Creativity is at the core of everything I do. Whether I am teaching, performing or composing, creativity is key. Finding new ways to motivate as I teach. Discovering a different way of interpreting a passage as I play. Finding that special sonority or colour for a passage in my latest work. Its all about being creative. I think that its what I love most about being a musician.

Do you think we musicians can do something to attract young generation into the classical music concerts? How will you proceed?

That is a hard question to answer. The younger generations are too often not exposed to classical music. Other than the passing moment in a movie where classical music is playing in the background, children are continuously bombarded with the ever present pop culture. As school music programs keep falling to the away side in many regions of Canada, even more children will grow up not knowing the great works of Beethoven and Brahms.

I think, as professional musicians, we all have a voice when it comes to creating opportunities to bring our art to the next generation. Working closely with school boards and the non for profit art organizations in our region to offer projects or events with children in mind is one way we can participate in the growth of art as a whole.

As long as there is some funding available for music, musicians and composers should choose to be part of as many initiatives with regards to bringing classical music to children. There are various opportunities for funding to create and produce a concert series or an educational workshop for children, its all about choosing to creating the initiative and devoting some time and energy towards the growth of our audience. The children are the future of our art.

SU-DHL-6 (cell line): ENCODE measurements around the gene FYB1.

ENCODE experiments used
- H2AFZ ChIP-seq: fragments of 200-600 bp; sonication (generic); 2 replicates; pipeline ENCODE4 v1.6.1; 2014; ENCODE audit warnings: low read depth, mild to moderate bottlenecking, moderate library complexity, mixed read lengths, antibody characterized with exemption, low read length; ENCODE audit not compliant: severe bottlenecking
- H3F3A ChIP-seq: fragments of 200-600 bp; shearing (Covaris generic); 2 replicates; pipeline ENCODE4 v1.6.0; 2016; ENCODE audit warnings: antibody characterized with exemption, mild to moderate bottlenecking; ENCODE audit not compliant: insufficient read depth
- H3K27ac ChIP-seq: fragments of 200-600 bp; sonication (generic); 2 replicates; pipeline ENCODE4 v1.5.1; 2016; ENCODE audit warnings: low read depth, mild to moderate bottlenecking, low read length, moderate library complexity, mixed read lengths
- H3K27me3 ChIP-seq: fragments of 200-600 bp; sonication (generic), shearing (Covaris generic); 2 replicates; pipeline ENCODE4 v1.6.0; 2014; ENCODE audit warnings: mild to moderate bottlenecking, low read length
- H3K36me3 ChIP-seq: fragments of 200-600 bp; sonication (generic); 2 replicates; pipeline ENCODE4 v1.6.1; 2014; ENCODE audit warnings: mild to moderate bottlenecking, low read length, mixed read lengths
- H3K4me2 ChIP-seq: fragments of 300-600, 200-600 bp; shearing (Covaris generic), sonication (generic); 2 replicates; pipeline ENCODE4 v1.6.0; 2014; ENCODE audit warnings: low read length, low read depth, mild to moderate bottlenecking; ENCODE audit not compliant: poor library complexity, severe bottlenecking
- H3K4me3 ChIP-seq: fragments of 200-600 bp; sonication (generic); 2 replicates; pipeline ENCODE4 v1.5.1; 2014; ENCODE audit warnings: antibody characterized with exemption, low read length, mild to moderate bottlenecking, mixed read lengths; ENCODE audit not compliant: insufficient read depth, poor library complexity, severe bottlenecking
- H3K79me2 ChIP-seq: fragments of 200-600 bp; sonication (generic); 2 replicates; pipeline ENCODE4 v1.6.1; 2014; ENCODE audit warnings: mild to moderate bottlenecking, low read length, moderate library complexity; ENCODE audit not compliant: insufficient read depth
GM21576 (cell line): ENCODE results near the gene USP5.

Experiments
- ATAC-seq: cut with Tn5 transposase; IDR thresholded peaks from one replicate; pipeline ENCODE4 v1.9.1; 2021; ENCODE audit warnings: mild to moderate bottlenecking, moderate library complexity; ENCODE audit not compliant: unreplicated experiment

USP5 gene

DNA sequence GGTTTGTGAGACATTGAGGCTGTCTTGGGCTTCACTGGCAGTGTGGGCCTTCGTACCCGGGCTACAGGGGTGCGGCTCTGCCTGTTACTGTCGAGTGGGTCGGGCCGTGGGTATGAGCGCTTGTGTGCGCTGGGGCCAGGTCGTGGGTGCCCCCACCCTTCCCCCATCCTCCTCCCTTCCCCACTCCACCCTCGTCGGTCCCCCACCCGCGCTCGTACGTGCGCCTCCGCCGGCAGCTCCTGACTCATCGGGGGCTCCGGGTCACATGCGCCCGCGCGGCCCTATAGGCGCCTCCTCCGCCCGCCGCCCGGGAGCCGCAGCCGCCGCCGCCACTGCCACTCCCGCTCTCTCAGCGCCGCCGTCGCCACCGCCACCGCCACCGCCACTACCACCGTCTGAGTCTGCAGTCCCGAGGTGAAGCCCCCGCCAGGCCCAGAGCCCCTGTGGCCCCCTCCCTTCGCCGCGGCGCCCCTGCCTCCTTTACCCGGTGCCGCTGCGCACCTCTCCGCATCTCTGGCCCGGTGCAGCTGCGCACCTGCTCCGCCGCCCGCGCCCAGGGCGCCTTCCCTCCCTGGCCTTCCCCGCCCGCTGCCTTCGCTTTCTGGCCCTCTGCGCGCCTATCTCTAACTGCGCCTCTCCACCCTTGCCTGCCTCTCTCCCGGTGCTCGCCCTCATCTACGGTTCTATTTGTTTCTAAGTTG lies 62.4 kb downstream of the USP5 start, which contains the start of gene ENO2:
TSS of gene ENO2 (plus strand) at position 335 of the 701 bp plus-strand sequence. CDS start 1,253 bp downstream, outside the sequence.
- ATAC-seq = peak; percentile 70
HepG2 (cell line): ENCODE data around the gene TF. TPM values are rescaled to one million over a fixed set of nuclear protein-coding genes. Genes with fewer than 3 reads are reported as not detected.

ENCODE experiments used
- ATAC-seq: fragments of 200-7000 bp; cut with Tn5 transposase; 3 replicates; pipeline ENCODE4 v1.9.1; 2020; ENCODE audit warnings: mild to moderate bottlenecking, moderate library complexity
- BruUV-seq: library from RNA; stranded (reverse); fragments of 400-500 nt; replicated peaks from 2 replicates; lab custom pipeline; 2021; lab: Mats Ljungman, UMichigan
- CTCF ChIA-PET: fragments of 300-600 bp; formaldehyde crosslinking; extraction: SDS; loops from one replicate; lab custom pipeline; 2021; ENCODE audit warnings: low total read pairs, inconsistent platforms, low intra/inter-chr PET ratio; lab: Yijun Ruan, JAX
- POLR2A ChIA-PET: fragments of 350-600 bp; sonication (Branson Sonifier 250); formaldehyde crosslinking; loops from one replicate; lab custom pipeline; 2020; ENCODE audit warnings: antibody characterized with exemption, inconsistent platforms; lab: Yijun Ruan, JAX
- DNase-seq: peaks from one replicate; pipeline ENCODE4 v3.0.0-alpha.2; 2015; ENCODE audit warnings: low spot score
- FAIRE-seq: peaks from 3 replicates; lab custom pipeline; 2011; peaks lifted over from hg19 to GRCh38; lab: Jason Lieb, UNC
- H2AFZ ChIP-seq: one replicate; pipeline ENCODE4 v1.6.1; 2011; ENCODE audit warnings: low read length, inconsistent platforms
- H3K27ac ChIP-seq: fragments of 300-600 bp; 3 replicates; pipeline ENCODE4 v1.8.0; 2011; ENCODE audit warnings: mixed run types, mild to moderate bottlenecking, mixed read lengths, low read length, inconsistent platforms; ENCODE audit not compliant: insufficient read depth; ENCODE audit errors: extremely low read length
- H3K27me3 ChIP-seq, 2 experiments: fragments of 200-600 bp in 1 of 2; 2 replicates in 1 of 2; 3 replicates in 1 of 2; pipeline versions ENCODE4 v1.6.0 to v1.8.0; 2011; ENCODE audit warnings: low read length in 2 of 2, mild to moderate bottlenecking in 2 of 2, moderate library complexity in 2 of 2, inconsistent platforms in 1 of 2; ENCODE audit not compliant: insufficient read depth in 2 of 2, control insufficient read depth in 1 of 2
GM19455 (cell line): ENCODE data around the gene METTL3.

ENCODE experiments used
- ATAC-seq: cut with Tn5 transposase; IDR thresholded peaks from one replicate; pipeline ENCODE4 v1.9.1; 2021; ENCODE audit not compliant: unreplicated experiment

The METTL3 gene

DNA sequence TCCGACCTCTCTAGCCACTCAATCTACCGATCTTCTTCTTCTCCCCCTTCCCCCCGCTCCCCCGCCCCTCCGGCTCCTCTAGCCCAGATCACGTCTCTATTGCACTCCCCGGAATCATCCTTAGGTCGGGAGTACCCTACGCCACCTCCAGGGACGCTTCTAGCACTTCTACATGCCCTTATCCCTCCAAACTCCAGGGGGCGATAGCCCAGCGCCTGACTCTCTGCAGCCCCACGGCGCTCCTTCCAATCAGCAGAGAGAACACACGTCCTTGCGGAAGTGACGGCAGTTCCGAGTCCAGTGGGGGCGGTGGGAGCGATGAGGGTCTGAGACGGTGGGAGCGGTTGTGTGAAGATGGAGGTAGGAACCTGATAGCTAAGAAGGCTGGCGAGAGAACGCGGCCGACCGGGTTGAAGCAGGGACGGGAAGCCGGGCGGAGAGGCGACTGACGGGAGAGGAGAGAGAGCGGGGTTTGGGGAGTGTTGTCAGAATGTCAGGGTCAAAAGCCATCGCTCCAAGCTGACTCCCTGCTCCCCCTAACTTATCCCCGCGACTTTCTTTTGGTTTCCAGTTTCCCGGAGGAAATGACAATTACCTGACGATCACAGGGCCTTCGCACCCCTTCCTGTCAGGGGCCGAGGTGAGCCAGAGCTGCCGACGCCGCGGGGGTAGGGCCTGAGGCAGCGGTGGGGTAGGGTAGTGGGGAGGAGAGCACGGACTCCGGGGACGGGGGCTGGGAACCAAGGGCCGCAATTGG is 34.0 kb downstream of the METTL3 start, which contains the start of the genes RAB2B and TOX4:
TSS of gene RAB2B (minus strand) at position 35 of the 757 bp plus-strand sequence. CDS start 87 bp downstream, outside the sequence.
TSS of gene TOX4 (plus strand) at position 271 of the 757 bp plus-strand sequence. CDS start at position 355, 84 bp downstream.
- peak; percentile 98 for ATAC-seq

Tell us about your creative process. Do you have your favourite piece (written by you) How did you start working on it?

My creative process largely revolves around a personal sound palette derived from variants of non traditional scales and modes. I like to explore chord succession techniques and chord succession patterns to lead the melodic movements. I compose the main themes with underlying sonorities in successions. Then I develop the melodic material through the chord succession patterns. I do also like to play with expectations to create tension and resolution patterns. As I compose, I play with various structural aspects of the work to create an overall form that lends itself well to the motivic and melodic expansions. It’s all about have unity and creating a coherent process for the listener.